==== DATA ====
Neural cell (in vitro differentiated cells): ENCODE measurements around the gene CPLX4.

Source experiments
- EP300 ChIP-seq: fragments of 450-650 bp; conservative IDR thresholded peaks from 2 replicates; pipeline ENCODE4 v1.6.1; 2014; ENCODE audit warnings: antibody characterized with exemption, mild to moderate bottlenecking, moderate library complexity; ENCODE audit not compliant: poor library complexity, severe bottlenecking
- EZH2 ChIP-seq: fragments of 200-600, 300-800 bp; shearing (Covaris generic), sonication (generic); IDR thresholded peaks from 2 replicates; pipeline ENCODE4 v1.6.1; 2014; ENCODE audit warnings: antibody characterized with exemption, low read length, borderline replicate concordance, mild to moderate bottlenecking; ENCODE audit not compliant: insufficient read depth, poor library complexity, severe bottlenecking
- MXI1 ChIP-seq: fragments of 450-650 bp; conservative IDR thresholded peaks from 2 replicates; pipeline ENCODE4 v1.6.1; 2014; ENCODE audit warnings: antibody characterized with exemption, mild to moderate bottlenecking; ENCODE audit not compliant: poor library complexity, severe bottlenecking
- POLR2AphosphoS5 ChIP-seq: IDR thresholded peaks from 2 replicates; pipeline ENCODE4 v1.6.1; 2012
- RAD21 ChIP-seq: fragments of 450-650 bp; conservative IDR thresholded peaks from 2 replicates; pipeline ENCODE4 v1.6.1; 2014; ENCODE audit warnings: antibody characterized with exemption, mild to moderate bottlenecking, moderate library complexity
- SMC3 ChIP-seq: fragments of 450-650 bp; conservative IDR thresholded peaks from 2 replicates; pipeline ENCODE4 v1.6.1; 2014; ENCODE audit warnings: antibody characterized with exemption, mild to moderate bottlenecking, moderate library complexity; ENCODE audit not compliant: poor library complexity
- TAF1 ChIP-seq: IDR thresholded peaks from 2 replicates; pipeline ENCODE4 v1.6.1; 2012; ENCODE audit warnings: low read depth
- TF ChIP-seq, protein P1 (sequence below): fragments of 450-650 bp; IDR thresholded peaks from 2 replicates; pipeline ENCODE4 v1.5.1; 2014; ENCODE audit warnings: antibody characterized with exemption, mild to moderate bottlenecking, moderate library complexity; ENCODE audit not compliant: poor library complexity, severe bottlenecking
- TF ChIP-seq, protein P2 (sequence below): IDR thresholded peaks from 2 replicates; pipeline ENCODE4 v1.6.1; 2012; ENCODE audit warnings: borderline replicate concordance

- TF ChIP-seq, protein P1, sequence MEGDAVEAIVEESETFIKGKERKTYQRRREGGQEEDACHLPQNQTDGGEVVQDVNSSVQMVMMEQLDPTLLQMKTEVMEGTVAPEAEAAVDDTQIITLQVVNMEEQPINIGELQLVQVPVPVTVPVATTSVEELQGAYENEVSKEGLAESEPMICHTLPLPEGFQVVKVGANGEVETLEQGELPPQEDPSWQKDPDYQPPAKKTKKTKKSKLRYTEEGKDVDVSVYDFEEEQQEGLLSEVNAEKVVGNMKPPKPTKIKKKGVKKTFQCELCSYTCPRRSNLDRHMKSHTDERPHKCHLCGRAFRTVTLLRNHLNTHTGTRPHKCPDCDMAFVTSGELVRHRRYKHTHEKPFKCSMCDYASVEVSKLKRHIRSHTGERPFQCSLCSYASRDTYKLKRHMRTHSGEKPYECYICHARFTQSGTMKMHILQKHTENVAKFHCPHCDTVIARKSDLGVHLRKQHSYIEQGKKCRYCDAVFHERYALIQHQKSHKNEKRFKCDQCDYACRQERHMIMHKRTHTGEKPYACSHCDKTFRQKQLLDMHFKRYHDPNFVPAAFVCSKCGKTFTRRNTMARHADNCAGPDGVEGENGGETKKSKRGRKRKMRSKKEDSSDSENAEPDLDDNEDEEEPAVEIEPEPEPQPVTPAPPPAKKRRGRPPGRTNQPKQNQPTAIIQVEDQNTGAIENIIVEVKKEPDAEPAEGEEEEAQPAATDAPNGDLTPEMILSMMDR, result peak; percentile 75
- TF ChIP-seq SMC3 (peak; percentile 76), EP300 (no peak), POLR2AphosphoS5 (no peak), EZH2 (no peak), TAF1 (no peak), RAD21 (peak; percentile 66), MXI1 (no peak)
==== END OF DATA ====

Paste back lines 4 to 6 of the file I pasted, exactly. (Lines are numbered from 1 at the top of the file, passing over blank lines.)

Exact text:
- EZH2 ChIP-seq: fragments of 200-600, 300-800 bp; shearing (Covaris generic), sonication (generic); IDR thresholded peaks from 2 replicates; pipeline ENCODE4 v1.6.1; 2014; ENCODE audit warnings: antibody characterized with exemption, low read length, borderline replicate concordance, mild to moderate bottlenecking; ENCODE audit not compliant: insufficient read depth, poor library complexity, severe bottlenecking
- MXI1 ChIP-seq: fragments of 450-650 bp; conservative IDR thresholded peaks from 2 replicates; pipeline ENCODE4 v1.6.1; 2014; ENCODE audit warnings: antibody characterized with exemption, mild to moderate bottlenecking; ENCODE audit not compliant: poor library complexity, severe bottlenecking
- POLR2AphosphoS5 ChIP-seq: IDR thresholded peaks from 2 replicates; pipeline ENCODE4 v1.6.1; 2012